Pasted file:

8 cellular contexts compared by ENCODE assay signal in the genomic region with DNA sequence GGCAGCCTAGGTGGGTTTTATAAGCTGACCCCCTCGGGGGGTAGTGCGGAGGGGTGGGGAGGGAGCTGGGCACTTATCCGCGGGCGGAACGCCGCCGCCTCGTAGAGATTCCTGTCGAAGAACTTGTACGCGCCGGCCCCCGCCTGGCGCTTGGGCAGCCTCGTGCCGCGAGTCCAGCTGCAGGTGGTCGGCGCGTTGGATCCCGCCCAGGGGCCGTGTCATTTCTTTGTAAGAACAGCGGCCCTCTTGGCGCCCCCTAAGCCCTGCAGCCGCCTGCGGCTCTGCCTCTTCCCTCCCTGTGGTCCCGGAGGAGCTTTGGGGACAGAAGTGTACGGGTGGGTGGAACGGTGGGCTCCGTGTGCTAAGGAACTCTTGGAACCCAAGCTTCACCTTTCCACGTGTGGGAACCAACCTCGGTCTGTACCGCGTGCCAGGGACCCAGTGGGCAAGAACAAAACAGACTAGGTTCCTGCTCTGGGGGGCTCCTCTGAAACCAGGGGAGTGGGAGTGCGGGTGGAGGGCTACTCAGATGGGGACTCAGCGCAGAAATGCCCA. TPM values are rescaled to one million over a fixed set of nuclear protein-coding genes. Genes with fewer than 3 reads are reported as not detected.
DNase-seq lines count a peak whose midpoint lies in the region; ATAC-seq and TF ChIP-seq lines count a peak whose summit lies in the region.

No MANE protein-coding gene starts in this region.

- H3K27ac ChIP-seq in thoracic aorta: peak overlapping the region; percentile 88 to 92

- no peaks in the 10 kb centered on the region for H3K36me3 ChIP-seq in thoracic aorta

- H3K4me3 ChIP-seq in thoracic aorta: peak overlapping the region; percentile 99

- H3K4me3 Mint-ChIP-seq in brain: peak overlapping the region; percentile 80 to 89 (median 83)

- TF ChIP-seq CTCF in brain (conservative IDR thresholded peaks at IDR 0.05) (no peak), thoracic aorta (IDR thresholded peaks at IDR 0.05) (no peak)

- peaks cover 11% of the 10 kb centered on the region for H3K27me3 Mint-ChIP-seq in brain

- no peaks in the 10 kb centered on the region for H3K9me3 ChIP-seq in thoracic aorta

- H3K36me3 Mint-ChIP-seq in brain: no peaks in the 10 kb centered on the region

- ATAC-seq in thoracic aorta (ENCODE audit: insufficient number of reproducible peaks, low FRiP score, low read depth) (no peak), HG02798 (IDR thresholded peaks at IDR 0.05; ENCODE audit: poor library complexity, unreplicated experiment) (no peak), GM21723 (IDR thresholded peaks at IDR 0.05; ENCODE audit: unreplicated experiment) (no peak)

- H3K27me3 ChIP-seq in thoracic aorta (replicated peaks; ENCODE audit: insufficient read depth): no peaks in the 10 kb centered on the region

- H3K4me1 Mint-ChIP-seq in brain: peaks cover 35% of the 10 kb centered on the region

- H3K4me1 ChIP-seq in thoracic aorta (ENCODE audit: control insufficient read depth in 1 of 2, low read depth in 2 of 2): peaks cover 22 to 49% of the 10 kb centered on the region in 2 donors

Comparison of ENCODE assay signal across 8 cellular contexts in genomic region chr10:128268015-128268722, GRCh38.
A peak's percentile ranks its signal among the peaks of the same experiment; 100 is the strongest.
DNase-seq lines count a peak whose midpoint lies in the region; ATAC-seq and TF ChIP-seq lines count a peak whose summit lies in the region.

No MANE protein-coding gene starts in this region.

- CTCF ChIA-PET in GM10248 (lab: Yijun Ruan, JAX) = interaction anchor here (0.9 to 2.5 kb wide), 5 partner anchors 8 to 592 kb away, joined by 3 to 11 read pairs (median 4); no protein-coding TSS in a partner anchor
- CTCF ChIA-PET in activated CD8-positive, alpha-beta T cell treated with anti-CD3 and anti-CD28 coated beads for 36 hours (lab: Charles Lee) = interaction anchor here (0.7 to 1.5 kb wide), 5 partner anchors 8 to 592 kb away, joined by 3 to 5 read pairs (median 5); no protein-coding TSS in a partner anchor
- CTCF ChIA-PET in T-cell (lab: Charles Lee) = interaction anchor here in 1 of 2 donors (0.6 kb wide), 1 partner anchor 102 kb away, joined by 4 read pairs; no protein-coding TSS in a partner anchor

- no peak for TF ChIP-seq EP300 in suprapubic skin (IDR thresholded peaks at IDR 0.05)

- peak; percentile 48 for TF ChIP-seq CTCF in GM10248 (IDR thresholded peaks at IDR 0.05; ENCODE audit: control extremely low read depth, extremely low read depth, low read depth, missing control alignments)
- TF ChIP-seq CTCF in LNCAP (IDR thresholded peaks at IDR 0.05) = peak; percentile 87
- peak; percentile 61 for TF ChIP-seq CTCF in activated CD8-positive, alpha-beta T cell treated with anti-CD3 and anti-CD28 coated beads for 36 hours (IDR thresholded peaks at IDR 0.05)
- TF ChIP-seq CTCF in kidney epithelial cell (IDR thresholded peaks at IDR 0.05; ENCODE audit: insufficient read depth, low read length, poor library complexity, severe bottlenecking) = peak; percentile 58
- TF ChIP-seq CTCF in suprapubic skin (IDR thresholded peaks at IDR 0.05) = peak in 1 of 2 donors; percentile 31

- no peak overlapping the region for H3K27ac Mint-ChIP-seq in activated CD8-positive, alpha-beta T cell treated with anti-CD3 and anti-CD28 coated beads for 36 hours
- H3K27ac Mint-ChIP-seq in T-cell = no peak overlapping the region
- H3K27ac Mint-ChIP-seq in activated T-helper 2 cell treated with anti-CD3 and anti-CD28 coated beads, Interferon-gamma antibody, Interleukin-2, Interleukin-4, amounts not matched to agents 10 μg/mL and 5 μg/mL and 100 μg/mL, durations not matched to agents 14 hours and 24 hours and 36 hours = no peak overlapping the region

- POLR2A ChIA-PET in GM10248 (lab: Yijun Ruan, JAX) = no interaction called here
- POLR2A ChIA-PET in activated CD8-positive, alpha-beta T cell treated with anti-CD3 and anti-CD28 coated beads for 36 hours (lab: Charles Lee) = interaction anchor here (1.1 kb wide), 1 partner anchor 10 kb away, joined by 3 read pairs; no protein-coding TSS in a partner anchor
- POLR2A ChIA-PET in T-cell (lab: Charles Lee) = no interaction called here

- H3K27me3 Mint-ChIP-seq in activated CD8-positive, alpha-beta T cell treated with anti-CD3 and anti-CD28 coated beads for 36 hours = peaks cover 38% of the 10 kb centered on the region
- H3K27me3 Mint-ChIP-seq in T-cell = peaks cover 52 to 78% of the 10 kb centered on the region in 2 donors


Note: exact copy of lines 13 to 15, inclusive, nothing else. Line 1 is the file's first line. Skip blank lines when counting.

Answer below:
- H3K27me3 ChIP-seq in thoracic aorta (replicated peaks; ENCODE audit: insufficient read depth): no peaks in the 10 kb centered on the region

- H3K4me1 Mint-ChIP-seq in brain: peaks cover 35% of the 10 kb centered on the region

- H3K4me1 ChIP-seq in thoracic aorta (ENCODE audit: control insufficient read depth in 1 of 2, low read depth in 2 of 2): peaks cover 22 to 49% of the 10 kb centered on the region in 2 donors